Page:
74. Evan Fournier: Averaging 65.5 games played over the past four years; may be hitting his ceiling.
75. Jayson Tatum: Hayward will be back, but Boston will have a hard time keeping one of the league's brightest young stars off the court.
76. Thaddeus Young: Coming off of yet another solid-but-unspectacular season.
77. Dwight Howard: Charlotte was a mess, but Howard remained a double-double machine. The move to Washington shouldn't change that. Poor free-throw shooting keeps him low on the list.
78. Jusuf Nurkic: Portland opted to bring him back, and he'll likely play the same role as last season.
79. Jonas Valanciunas: Per-minute production was strong, but he played a career-low 22.4 minutes per game.
80. John Collins: Quietly averaged 15.7 points and 10.9 rebounds per-36 as a rookie and looked too good for Summer League.
81. Goran Dragic: Another consistent season overall, but his assists (4.8 APG) and steals (0.8 SPG) production leaves something to be desired.
82. Luka Doncic: Could see starter's minutes and should provide a balanced stat line. Ability to play multiple positions will keep him on the floor.
84. J.J. Redick: Jumping back in for another one-year deal. Should play the same role as last season.
85. Harrison Barnes: Reliable scorer but looks like he may not have another gear.
86. Jabari Parker: Will be one of the most intriguing free agency decisions this summer.
87. Marvin Bagley: Should start at power forward and will be one of the team's go-to scoring options. However, no Kings player saw 30 minutes per game last season. It's unclear if that trend will continue. Don't expect Bagley to contribute much outside of points and rebounds.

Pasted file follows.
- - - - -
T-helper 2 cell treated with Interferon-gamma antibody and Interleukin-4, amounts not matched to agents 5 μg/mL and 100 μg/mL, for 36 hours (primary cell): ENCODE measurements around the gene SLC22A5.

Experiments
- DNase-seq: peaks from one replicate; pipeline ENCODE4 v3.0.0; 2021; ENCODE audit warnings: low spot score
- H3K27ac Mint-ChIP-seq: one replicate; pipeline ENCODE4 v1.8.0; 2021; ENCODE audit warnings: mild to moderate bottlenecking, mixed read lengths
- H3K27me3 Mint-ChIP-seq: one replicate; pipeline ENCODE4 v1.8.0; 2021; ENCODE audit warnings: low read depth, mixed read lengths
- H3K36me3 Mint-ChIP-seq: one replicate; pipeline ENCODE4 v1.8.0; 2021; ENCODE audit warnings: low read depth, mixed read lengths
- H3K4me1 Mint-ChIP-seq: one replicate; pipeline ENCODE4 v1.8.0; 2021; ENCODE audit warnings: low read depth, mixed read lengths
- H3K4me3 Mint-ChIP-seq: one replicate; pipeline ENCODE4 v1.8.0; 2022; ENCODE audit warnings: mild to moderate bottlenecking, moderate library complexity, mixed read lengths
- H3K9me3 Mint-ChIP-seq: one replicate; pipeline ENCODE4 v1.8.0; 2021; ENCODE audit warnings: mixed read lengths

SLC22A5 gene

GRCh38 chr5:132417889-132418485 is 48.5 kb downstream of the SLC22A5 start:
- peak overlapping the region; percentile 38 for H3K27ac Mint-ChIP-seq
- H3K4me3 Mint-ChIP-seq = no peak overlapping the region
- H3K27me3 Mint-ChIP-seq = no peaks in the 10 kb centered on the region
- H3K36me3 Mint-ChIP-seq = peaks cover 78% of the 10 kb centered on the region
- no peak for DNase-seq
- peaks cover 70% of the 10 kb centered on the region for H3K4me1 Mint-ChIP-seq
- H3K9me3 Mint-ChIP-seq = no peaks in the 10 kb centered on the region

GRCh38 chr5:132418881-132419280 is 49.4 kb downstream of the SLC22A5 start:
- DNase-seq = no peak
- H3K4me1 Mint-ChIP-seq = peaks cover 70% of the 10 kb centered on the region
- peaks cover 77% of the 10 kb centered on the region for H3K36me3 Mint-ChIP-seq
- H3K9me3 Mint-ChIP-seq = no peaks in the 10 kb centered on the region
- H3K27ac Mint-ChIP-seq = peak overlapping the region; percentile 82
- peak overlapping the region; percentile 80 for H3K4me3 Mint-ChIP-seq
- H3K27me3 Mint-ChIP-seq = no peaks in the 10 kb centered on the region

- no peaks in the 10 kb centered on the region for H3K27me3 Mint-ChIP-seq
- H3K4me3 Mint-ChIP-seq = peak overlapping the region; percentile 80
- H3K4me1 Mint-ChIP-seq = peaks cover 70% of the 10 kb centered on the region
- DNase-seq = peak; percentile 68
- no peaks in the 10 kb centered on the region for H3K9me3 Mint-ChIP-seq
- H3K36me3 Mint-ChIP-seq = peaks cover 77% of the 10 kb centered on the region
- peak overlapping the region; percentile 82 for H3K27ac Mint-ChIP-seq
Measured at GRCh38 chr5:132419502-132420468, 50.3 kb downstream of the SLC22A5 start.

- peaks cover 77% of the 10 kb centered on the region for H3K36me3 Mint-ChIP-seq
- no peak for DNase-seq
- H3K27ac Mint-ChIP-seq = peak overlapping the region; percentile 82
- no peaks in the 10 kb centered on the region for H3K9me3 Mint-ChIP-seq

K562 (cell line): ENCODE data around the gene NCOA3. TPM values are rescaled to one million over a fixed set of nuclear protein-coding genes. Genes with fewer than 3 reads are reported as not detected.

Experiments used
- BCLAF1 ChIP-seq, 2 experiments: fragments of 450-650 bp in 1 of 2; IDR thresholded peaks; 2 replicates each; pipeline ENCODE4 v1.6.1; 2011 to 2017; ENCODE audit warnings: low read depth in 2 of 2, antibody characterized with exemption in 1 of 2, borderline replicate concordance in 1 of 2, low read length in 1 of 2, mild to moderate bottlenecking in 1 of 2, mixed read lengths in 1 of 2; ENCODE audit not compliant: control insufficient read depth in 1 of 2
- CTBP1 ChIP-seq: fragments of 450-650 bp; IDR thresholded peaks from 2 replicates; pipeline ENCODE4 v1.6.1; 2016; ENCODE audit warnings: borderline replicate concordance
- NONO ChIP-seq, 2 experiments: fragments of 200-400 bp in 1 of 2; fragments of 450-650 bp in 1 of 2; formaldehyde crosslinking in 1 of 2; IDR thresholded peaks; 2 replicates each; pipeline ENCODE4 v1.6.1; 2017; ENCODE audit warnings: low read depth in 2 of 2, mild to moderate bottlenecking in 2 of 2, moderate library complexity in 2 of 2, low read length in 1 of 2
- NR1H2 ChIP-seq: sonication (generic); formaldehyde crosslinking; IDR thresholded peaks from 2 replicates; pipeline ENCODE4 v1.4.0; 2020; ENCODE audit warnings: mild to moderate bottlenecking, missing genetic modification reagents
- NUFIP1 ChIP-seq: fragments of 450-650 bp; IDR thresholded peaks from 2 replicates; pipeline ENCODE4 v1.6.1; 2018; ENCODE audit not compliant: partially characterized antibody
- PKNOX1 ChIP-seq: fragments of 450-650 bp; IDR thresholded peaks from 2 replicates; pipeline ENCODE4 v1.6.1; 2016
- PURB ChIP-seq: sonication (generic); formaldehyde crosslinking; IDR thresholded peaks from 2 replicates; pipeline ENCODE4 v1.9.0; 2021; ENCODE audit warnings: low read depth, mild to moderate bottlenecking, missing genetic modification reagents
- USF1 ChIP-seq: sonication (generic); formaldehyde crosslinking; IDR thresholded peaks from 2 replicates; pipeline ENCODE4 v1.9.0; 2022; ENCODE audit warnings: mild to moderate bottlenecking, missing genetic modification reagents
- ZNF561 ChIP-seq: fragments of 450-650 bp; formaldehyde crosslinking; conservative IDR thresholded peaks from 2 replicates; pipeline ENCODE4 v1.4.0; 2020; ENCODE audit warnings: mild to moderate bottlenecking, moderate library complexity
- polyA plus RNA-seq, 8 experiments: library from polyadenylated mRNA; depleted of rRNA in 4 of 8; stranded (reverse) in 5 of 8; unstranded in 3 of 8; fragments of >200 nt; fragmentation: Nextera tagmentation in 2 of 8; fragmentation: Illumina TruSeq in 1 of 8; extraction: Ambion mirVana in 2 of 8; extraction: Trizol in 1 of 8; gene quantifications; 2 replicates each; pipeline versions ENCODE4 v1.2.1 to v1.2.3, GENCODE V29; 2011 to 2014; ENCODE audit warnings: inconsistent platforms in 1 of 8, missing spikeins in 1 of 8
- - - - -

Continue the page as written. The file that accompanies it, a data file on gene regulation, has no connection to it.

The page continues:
88. Kyle Kuzma: Randle is gone, but LeBron has arrived. I don't imagine Kuzma's role changing much this season.
90. Tim Hardaway: Efficiency fell last season, but Hardaway has serious good stats, bad team potential in 2018-19.
91. Nikola Vucevic: Was still the 60th-ranked player in 2017-18, despite appearing in just 57 contests. Career highs in both assists (3.4) and threes (1.1) per game. Has averaged 67.5 games played over the past six years. However, the presence of Mo Bamba will affect Vucevic's workload.
92. Andrew Wiggins: Played all 82 games and still only ended up ranked 89th. It's possible he makes a leap, but there's little evidence to suggest one should be expected.
94. Kentavious Caldwell-Pope: Should remain the starting shooting guard for the Lakers and continue to jack up plenty of threes.
95. Serge Ibaka: Will turn 29 in September but already looks to be on the wrong side of his prime.
96. Derrick Favors: Played 77 games last season after playing 62 and 50, respectively, during the previous two campaigns.
97. Taj Gibson: Played a career-high (by far) 33.2 minutes per game -- and played all 82 -- at age 32.
98. James Johnson: Shooting efficiency has come and gone on a year-to-year basis, but all-around production makes him a top-100 guy.
99. Trevor Ariza: Shouldn't have trouble seeing 30-plus minutes with the Suns and remaining a high-volume three-point shooter in a fast-paced offense.
100. Rondae Hollis-Jefferson: Will need to become a better outside shooter to raise his ranking.
101. D'Angelo Russell: Has missed 53 games over the past two seasons. Making strides as a passer but efficiency remains a concern.
102. Dennis Smith: Rookie-year counting stats were solid, but he struggled on defense and shot less than 40% from the field.
103. Trae Young: Young's Fantasy draft position will be all over the place. I'm generally down on him, as I think he'll go through stretches of wild inefficiency. Dennis Schroder is also still on the team.
104. Rajon Rondo: It's hard to imagine his usage increasing while joining a team with LeBron James. But he shouldn't have much trouble seeing 20-25 minutes per night behind, or possibly next to, Lonzo Ball for stretches. Should continue to provide a high assist rate.
105. Patrick Beverley: Played just 11 games this season but was the 61st-ranked player by average. Still, health has been a concern throughout his career and the Clippers have a myriad of backcourt players.